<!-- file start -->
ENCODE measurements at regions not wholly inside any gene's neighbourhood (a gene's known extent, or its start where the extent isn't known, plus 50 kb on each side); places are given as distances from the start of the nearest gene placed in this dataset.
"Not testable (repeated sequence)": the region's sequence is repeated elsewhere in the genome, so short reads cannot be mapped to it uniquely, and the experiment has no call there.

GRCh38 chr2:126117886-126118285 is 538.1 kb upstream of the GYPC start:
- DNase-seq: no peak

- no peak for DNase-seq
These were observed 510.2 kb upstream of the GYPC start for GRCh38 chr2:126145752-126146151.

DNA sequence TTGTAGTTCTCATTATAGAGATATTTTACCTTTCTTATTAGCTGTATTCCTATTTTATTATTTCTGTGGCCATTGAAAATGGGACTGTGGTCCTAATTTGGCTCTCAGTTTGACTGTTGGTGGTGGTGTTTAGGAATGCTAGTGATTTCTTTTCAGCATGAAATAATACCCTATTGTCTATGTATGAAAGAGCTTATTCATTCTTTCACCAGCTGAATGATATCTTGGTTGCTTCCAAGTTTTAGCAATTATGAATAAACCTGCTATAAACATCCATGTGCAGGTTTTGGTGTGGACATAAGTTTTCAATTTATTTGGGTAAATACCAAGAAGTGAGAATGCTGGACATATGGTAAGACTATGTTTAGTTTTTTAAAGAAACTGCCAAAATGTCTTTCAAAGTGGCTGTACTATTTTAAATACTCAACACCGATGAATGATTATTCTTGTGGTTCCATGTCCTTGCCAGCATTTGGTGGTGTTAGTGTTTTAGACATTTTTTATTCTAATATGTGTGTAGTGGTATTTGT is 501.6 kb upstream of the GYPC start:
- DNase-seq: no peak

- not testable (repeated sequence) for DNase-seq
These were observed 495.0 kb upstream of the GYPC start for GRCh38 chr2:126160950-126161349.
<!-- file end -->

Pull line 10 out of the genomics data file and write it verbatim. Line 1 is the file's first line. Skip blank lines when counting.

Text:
These were observed 495.0 kb upstream of the GYPC start for GRCh38 chr2:126160950-126161349.